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Checklists for the Checklists

October 14, 2010

Atul Gawande’s book Checklist Manifesto recommends that health care providers employ checklists more widely to prevent us from overlooking essential details.  This is an excellent suggestion, but the misapplication of a checklist may not be all that beneficial, and could be potentially harmful.  That is, it is always tempting to extend a checklist’s oversight to areas where it should never be seen.  In the operating room, for example, we have been performing a “Time-Out” for several years now.  During the Time-Out, the entire operating room crew goes through a brief preoperative checklist to make sure we’re operating on the correct patient, the proper planned procedure is announced, and so forth.  One of the items on the checklist is whether or not the operative site has been marked.  Normally this makes sense, as it helps make us think about whether we’re fixing the left groin hernia or the right.  Or we’re amputating the right foot, not the left.  However, when I was confronted one day about whether or not I’d marked the patient’s anus, I just about lost it.  I was operating on a huge abscess of the anal region.  Not only would marking the area cause severe pain to the patient, but the ink wouldn’t actually work on the moist anal lining.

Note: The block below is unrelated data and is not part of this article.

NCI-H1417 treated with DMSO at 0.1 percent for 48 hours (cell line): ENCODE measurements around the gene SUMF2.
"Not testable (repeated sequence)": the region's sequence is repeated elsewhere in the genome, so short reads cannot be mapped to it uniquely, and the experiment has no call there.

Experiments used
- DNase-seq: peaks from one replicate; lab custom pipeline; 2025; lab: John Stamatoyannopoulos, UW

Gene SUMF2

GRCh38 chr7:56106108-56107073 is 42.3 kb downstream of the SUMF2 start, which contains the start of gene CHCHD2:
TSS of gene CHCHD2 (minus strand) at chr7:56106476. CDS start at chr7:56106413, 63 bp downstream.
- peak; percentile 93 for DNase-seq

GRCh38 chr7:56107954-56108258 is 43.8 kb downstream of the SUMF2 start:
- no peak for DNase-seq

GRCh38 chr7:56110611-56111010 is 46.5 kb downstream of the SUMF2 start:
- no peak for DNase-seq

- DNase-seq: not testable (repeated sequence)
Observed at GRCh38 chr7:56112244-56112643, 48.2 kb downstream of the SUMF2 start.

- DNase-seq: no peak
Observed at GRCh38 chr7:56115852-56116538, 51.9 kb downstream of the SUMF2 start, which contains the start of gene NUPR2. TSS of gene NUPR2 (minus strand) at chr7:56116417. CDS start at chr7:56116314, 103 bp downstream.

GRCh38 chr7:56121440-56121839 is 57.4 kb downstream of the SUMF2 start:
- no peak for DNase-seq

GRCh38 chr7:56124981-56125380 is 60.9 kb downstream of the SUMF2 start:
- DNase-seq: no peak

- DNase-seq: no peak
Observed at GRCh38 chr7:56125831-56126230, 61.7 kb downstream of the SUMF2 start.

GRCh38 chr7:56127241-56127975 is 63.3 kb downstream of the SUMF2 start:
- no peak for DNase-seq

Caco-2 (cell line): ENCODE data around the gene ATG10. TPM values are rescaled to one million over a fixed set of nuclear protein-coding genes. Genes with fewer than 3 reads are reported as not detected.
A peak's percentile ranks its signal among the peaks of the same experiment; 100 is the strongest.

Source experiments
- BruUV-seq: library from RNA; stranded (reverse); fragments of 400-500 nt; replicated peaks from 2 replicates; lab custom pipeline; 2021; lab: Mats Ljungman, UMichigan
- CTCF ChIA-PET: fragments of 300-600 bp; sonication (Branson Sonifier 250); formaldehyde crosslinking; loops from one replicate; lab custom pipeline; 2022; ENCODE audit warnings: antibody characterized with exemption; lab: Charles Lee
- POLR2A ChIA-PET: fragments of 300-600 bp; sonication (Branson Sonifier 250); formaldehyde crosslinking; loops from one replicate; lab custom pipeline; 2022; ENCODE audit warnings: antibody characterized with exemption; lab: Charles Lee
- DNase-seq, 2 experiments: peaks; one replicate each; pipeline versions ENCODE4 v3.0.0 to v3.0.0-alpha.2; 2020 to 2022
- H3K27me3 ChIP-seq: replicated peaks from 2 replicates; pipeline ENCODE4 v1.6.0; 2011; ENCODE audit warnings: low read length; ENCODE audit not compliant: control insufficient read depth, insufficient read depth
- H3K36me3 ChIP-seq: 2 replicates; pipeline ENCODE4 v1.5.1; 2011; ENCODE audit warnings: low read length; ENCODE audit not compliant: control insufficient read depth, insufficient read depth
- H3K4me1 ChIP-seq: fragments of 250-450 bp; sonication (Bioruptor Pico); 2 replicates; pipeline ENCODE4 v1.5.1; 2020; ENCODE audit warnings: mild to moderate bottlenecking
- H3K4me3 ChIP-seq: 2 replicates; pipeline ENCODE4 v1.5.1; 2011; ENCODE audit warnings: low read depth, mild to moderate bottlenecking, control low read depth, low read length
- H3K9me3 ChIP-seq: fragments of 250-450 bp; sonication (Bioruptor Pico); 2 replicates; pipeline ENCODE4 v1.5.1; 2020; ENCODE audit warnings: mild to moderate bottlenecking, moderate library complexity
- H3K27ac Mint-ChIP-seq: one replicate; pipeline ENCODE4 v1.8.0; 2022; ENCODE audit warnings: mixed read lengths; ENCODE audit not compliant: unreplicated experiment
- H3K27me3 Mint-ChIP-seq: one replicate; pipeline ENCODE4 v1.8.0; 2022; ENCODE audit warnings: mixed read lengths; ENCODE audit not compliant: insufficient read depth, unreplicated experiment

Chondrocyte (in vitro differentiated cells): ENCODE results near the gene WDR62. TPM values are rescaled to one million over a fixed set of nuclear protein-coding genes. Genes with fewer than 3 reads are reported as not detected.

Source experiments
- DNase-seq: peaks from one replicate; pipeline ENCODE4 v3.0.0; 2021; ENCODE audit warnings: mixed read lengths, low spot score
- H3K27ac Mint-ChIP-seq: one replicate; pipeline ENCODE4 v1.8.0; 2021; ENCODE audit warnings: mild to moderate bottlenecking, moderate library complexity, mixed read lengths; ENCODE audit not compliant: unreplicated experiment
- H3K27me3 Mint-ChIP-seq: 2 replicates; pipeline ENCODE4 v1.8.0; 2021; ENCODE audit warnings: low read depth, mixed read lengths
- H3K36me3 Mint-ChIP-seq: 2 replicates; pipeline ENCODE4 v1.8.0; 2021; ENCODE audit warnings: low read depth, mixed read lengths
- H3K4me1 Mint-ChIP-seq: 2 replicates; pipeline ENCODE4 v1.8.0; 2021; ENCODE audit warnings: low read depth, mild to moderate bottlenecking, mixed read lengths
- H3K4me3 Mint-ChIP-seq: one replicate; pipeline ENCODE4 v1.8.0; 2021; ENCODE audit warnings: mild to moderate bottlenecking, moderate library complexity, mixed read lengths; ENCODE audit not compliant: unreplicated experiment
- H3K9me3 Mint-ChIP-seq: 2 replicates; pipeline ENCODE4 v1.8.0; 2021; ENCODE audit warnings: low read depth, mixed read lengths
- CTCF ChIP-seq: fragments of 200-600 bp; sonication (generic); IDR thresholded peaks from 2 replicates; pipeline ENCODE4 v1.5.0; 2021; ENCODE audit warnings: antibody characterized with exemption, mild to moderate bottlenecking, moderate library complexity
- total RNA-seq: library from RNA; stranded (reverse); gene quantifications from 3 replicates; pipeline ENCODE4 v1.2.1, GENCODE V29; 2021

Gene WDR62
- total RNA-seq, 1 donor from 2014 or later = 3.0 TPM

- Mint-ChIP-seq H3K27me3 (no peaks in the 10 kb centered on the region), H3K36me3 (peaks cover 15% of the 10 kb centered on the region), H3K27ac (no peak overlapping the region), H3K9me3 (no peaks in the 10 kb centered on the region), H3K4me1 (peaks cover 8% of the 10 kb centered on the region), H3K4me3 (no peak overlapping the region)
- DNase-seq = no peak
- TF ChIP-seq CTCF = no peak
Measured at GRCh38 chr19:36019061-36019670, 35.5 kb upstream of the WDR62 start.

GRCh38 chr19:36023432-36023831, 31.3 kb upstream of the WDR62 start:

We don’t seem to ask ourselves if the checklist should be applied as is for each patient.  For example, managed care organizations often use the performance of an annual eye exam in diabetics as a means of judging the health maintenance effectiveness of the organization.  Unfortunately, these processes have led to quality points against physicians who failed to perform an annual eye exam in their blind diabetics.

Rather than question the appropriateness of the checklist for any given patient, we seem perfectly content to follow the list mindlessly.   Will there be a paradigm shift in medicine to create checklists to see if the checklist is suitable for the patient in question.

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